Cybercriminals may have access to steal the identity details of millions of Optus customers which may be one of the most significant in Australia.
The telco and authorities are now investigating the breach, while customers are being advised to change their online passwords and monitor all accounts for unusual activity.
So what do we know so far, how did it happen and how can you protect yourself from this kind of data breach?
What happened to the Optus data leak?
Optus confirmed on Thursday that users’ names, dates of birth, phone numbers, email addresses, driver’s license numbers, passport numbers or addresses may have been accessed as a result of the serious breach.
This could affect any user who has been with the company since 2017.
The scale of the attack is still being assessed, but Optus said up to 9.8 million customers may have been affected.
Optus said user payment details and account passwords were not compromised and is working with the Australian Cyber Security Center to limit the risk to current and former customers.
The Australian Federal Police, the Australian Information Regulator and other key regulators have also been notified.
Scamwatch has advised Optus customers to protect their personal information by changing their online account passwords and turning on multi-factor authentication for banking services.
Affected customers were advised to limit their bank accounts and monitor any unusual activity.
Who is behind the attack and why is it a concern?
Optus chief executive Kelly Bayer Rosemarin said the telco did not know who was behind the hack or their motivations.
“This one is specific [cyber attack] unlike anything we’ve seen before, and unfortunately, it was successful,” she said.
“It is too early to rule out any possibility. That’s why we keep it all open – it could be criminal and it could be state actors.”
According to Optus, up to 9.8 million customers may have been compromised in the data breach. Source: AAP
Australian Consumer and Competition Commission deputy chair Delia Rickard said the cyber attack was extremely worrying because of the amount of personal information the fraudsters were able to access.
“That’s all you need for identity theft and all you need to personalize the scam and make it that much more convincing,” she told Nine’s Today program on Friday.
Ms Rickard said any Optus customers who suspect they have been the victim of fraud should request a freeze on their credit records and be very skeptical of any unexpected calls from people purporting to be banks or government agencies.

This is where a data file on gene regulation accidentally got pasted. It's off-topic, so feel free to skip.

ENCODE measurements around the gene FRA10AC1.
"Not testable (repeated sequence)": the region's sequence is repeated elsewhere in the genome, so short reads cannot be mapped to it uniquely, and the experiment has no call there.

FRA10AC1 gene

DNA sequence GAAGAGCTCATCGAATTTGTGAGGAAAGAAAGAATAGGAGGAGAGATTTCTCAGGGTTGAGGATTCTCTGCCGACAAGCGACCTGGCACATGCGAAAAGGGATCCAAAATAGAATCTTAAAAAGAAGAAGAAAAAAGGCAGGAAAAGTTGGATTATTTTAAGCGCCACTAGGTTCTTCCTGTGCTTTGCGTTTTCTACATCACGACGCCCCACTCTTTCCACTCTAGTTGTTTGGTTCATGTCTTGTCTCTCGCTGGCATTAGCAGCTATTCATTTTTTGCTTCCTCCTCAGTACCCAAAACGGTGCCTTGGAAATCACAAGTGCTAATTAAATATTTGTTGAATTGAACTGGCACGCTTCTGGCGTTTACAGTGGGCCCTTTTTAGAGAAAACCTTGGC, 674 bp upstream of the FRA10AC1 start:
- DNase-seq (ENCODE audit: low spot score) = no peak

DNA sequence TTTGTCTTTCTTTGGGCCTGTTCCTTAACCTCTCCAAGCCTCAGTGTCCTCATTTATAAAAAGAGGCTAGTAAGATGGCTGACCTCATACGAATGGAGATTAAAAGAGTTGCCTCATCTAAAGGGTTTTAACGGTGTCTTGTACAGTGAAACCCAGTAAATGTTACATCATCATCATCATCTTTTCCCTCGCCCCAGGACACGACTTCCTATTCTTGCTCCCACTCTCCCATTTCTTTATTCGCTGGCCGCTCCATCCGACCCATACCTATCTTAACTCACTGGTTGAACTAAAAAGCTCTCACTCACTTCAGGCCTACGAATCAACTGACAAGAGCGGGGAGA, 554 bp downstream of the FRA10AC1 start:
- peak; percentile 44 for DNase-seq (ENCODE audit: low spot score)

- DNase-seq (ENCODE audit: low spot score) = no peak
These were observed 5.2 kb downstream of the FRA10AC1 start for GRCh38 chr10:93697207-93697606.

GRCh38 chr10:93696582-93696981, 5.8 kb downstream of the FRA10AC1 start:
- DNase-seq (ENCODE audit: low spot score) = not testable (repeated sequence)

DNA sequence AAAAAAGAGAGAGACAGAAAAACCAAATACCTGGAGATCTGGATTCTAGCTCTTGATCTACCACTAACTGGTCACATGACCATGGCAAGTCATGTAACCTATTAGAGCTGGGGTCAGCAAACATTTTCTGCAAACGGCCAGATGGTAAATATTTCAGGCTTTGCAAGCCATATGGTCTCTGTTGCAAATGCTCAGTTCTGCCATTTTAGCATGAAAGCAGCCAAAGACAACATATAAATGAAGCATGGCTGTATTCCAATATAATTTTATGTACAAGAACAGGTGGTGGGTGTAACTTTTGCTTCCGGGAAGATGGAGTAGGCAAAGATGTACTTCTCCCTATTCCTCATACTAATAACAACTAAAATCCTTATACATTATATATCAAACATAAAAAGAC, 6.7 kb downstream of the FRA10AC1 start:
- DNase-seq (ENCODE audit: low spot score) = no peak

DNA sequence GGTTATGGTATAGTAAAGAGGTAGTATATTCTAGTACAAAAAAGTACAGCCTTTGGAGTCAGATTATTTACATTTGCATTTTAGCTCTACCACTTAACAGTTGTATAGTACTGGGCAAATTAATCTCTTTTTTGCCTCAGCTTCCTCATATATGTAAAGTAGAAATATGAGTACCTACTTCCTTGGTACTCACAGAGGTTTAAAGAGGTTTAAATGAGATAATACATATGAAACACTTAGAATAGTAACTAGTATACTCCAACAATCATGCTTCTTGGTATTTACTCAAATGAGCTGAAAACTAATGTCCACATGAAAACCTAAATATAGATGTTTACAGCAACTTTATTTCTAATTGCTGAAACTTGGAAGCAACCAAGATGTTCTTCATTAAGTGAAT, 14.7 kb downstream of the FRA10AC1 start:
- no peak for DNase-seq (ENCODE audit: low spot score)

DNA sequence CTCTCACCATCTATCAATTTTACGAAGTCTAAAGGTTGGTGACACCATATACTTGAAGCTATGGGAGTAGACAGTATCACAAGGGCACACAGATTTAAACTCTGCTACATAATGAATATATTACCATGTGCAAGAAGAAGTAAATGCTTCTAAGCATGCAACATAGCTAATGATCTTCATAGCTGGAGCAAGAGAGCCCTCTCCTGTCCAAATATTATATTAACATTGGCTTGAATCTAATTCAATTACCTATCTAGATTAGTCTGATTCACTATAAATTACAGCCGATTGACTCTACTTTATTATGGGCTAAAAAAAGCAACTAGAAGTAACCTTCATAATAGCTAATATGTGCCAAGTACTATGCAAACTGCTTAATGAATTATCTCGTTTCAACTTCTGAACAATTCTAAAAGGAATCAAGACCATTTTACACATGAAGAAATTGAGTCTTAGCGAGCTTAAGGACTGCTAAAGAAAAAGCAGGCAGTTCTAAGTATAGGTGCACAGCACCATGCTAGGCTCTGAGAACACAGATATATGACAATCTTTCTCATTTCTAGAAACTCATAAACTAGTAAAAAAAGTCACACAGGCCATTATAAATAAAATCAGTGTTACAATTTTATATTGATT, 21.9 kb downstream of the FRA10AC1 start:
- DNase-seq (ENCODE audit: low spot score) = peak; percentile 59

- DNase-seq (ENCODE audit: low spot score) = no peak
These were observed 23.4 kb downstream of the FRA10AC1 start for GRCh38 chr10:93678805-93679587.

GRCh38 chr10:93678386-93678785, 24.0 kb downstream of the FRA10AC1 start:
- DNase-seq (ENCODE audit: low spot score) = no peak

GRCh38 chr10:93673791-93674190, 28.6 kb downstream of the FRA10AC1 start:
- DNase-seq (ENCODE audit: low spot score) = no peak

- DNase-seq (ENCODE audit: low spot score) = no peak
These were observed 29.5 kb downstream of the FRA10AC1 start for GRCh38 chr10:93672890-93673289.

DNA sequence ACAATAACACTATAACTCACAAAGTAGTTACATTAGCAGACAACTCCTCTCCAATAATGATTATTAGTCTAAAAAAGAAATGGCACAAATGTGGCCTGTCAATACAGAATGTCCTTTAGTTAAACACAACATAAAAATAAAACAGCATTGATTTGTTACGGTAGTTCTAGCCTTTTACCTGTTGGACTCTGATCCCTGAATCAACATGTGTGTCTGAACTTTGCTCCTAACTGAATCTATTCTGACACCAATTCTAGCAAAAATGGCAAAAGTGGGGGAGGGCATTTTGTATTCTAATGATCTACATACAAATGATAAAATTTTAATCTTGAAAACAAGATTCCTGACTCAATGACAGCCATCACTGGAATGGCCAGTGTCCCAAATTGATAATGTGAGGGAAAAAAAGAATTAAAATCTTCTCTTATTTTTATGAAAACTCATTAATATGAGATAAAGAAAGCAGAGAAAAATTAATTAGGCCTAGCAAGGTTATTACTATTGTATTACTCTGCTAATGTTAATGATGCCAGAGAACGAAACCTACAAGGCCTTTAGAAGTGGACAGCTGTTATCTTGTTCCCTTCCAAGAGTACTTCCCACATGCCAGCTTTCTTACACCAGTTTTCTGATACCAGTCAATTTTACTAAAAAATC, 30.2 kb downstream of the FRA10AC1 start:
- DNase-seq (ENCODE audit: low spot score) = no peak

Troy Hunt specializes in security and has created Have I been Pwned, a service that aggregates data leaks to help users check if their data has been compromised.
He told SBS News that there was not yet enough information to give any indication of how the attack might have happened.
“We also haven’t seen any technical details, so we haven’t seen any details about what it was, what went wrong, how it could have gone wrong, and so it’s very difficult for us to make any conclusions about whether it was negligence on the part of Optus or they were just very sophisticated hackers,” he said.
How can you protect your data?
When it comes to protecting your digital privacy and personal data, then recommends setting strong passwords and multi-step authentication whenever possible.
It also suggests updating your apps and systems regularly to keep you up-to-date with security updates, and backing up your files on external devices in case your accounts are ever hacked.
Using browsers with enhanced security settings and disabling browsing history and cookies may also be helpful.
Mr Hunt also recommends using services like identity theft protection with providers that can monitor whether someone is trying to impersonate you to apply for things like financial loans.
What are cybercriminals doing with your data?
In addition to identity theft or attempts to access finances, Mr Hunt says this type of data breach can also lead to targeted phishing.
Phishing is a type of attack in which a criminal impersonates a trusted person or business in order to trick a victim into clicking on a malicious link or revealing sensitive information.
Mr Hunt also says this type of data breach could lead to access to private information and messages.
“The financial one is kind of the obvious one, and even if people say they don’t have money, everybody has a point where some degree of financial compromise hits them and it hurts,” he said.
“The whole invasion of privacy thing is also another big part of it: how would you feel if someone was reading your email, if they were reading your private message to your loved ones, how would you feel if they were your children’s data? which was public to other people?
“The thing about privacy is that it’s very personal, we all have different tolerances, and it’s very difficult to get it back when it starts to be compromised by data breaches.”
How do you know if your data has been hacked?
There are several signs to look out for and ways to check if your data has been compromised.
Mr Hunt says his website is just the “tip of the iceberg” of ways to monitor whether your personal information may have been compromised online.
“We want to look for any requests for money, any requests from parties that you may not recognize or parties that you may know but are communicating in a strange way,” he said.
“And realizing that whether it’s the Optus data breach or the thousands of other data breaches, a huge amount of our personal data has been leaked through security breaches… but a huge amount of our personal data has also been stolen by being deliberately tracked by us through things like social media “.